Opening concurrently at PNCA, Organize Your Own: The Politics and Poetics of Self-Determination Movements is a touring exhibition and event series that features new work by contemporary artists and poets that responds to archival materials related to the history of white people organizing their own working-class white neighborhoods in Philadelphia (the October 4th Organization) and Chicago (the Young Patriots Organization) in keeping with the mandate from the Black Power movement to “organize your own” community against racism.

Organized by Daniel Tucker, Organize Your Own was launched in Chicago and in Philadelphia at Kelly Writers House in early 2016 and will continue to tour between now and the end of 2019. The exhibit features newly commissioned artwork by participants from around the country, including Amber Art & Design, Anna Martine Whitehead (with Thread Makes Blanket), Irina Contreras, Robby Herbst, Matt Neff, Mary Patten, Dave Pabellon, Helen Shiller's Keep Strong Magazine photo archives, Society Editions collaboration with the poets of the Young Patriots Organization, Dan S. Wang, and Rosten Woo. The reading area of the exhibition includes the project catalog edited by Anthony Romero for Soberscove Books with reflections on this project from Fred Moten, Mark Nowak, Rasheedah Phillips, Bettina Escauriza, Mariam Williams, and Jen Hofer. Also see online project documentation featured on by Irina Contreras, Anne Braden Institute, Marissa Johnson-Valenzuela, Salem Collo-Julin, and Thomas Graves with Jennifer Kidwell.

Exhibition Affiliated Events Announced to Date:

American Revolution 2, with an introduction from Walidah Imarisha and Hy Thurman
October 22 – 6:00 – 7:45 PM, PNCA’s Shipley Collins Mediatheque

This screening of American Revolution 2 (1969) Co-Directed by Mike Gray and Howard Alk is a lead up event to the exhibition Organize Your Own: The Politics and Poetics of Self-Determination Movements. The film charts Gray and Alk's journey to a deeper understanding of race relations and the political reality outside of the 1968 student demonstrations at the chaotic Democratic Convention in Chicago. The work will be introduced by Walidah Imarisha, a writer, activist, educator and Hy Thurman, an original member of the Young Patriots Organization, a group featured in the film and exhibition.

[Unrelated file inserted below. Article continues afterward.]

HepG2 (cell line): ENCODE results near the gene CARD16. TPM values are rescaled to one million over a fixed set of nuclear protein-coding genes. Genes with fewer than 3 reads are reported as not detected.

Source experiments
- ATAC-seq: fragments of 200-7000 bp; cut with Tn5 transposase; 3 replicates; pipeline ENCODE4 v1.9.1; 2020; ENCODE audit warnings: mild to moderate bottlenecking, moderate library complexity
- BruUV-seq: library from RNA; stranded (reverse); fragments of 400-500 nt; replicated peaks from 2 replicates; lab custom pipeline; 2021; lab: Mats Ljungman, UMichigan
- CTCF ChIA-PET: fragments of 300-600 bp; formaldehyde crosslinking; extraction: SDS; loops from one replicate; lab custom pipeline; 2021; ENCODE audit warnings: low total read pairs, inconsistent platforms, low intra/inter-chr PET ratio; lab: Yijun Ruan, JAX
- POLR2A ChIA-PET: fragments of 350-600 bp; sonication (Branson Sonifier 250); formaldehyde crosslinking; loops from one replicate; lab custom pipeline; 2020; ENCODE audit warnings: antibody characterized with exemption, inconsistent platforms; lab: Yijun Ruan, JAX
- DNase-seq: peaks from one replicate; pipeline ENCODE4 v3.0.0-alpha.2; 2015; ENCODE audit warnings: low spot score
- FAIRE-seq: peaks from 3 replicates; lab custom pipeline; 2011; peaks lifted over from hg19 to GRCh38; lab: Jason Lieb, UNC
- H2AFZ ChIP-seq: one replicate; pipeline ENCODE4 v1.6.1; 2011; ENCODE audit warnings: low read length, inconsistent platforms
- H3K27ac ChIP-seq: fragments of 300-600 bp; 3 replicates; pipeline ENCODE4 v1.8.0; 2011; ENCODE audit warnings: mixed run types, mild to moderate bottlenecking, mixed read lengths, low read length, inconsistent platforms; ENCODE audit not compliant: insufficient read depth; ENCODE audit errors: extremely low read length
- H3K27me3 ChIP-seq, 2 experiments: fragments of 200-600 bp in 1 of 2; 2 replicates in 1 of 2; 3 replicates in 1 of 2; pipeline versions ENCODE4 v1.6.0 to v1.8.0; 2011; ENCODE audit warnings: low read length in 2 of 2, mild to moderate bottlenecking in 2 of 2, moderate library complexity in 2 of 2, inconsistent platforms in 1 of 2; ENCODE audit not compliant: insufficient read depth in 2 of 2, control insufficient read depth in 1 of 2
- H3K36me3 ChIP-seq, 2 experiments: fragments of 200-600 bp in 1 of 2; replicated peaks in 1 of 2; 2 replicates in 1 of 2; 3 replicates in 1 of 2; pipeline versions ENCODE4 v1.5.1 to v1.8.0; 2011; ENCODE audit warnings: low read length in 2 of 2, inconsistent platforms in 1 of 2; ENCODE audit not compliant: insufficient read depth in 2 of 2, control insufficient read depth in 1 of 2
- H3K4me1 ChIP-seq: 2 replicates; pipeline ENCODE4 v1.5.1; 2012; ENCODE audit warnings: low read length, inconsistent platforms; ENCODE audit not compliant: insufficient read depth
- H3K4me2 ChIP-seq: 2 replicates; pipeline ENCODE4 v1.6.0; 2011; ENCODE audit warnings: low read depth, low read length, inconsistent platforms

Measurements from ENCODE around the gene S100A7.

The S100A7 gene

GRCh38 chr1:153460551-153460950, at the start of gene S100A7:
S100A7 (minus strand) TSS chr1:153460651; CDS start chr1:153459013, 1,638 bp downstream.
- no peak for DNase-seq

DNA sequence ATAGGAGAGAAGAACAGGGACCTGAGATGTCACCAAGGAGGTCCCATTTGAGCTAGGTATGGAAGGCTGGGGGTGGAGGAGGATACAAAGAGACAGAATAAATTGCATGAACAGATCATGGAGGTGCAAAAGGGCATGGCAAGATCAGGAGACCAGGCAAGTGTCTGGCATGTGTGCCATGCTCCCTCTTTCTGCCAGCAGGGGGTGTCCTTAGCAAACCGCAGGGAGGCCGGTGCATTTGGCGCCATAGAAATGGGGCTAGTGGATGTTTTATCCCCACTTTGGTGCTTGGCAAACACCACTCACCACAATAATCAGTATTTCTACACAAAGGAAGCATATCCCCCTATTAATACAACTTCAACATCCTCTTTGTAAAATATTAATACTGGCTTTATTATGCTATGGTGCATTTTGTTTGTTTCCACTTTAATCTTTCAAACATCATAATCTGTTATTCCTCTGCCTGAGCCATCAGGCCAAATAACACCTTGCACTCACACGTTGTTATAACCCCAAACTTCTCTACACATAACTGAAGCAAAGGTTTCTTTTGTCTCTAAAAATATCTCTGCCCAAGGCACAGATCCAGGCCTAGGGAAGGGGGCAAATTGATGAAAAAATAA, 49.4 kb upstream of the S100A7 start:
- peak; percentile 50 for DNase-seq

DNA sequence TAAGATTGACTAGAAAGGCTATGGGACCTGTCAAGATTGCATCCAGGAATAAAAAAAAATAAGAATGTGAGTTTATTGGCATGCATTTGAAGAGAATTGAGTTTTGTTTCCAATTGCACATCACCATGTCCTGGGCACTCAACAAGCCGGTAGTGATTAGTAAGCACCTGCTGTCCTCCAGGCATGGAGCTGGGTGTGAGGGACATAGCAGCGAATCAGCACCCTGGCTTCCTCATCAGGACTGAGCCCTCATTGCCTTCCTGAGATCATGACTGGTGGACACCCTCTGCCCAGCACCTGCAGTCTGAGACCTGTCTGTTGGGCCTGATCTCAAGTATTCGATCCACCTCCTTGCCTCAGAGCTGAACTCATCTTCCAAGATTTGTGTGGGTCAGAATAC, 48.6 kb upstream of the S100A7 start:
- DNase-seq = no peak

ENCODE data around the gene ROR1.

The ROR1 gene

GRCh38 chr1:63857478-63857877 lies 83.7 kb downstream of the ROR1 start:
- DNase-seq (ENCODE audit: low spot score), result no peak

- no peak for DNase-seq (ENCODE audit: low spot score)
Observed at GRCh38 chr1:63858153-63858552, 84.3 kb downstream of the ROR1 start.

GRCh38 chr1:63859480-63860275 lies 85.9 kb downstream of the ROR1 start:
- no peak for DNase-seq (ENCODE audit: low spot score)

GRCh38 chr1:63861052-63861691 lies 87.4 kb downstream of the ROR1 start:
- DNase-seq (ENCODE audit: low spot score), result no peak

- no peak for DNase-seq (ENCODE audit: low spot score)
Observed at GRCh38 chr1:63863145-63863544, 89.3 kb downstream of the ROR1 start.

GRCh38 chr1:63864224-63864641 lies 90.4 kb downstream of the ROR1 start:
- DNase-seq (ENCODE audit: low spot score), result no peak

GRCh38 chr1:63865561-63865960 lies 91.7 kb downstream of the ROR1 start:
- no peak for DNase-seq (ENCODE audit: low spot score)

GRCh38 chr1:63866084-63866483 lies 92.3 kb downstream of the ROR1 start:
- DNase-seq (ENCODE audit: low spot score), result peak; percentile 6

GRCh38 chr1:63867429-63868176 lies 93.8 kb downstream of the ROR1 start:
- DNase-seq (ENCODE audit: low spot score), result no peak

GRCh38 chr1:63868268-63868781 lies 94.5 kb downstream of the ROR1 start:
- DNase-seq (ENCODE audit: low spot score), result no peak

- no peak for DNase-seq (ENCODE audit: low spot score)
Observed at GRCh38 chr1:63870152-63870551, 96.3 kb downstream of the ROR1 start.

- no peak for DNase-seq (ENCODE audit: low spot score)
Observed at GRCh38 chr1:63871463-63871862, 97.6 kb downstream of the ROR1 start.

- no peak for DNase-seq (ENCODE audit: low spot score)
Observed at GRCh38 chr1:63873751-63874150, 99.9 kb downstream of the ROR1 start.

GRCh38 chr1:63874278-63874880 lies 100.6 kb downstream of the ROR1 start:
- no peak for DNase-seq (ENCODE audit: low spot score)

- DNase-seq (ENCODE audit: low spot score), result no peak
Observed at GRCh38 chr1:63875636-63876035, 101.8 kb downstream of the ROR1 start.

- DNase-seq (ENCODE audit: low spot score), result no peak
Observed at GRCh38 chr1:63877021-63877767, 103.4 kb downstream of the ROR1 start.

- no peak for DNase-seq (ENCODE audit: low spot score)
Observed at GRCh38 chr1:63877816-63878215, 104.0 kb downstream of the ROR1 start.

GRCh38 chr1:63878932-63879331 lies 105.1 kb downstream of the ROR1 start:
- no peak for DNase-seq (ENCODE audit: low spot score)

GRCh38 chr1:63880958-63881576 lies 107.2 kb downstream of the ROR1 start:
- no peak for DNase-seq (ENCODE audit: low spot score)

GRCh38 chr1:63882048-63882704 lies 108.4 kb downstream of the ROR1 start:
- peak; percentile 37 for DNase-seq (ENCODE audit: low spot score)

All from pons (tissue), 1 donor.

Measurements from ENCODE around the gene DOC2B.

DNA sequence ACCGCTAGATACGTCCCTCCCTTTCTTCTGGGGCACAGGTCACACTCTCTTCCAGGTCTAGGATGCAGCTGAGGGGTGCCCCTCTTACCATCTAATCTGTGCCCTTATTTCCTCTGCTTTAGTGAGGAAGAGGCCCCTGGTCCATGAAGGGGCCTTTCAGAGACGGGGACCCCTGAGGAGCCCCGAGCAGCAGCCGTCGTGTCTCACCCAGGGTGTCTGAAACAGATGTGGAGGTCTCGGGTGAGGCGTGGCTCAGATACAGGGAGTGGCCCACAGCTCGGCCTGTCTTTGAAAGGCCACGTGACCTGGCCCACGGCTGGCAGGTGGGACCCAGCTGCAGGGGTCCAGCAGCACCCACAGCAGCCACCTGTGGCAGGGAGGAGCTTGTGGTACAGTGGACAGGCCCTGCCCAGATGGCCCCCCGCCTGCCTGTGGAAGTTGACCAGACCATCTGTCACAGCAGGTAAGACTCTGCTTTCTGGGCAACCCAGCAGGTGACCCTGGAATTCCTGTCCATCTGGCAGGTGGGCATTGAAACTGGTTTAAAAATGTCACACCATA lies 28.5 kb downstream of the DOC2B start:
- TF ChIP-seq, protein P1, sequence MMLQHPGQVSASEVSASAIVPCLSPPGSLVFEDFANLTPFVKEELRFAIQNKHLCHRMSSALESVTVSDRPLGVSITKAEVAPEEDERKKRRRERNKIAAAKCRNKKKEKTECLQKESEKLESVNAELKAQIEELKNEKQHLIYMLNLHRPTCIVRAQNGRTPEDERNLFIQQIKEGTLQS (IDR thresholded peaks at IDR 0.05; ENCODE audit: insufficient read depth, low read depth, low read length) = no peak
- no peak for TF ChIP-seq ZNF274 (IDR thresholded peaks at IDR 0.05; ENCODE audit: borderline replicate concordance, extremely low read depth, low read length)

Daniel Tucker
November 21, 6:30 – 7:30 PM, PNCA’s Shipley Collins Mediatheque

Daniel Tucker works as an artist, writer and organizer developing documentaries, publications, exhibitions and events inspired by his interest in social movements and the people and places from which they emerge. His writings and lectures on the intersections of art and politics and his collaborative art projects have been published and presented widely.

Rosten Woo
December 9, 6:30 – 8:00 PM PNCA’s Shipley Collins Mediatheque

Rosten Woo is a designer, writer, and educator living in Los Angeles. He produces civic-scale artworks and works as a collaborator and consultant to a variety of grassroots and non-profit organizations. including the Advancement Project, the American Human Development Project, the Black Workers Center, Los Angeles Alliance for a New Economy, and Esperanza Community Housing Corporation, as well as the city of Los Angeles and Los Angeles County.

About Pacific Northwest College of Art
Pacific Northwest College of Art empowers artists and designers to reimagine what art and design can do in the world. Founded in 1909 as the Museum Art School in Portland, Oregon, PNCA offers 12 art and design Bachelor of Fine Art programs, eight graduate programs including Master of Arts and Master of Fine Arts programs within the Hallie Ford School of Graduate Studies, a Post-Baccalaureate program, and Community Education courses for artists and designers of all ages.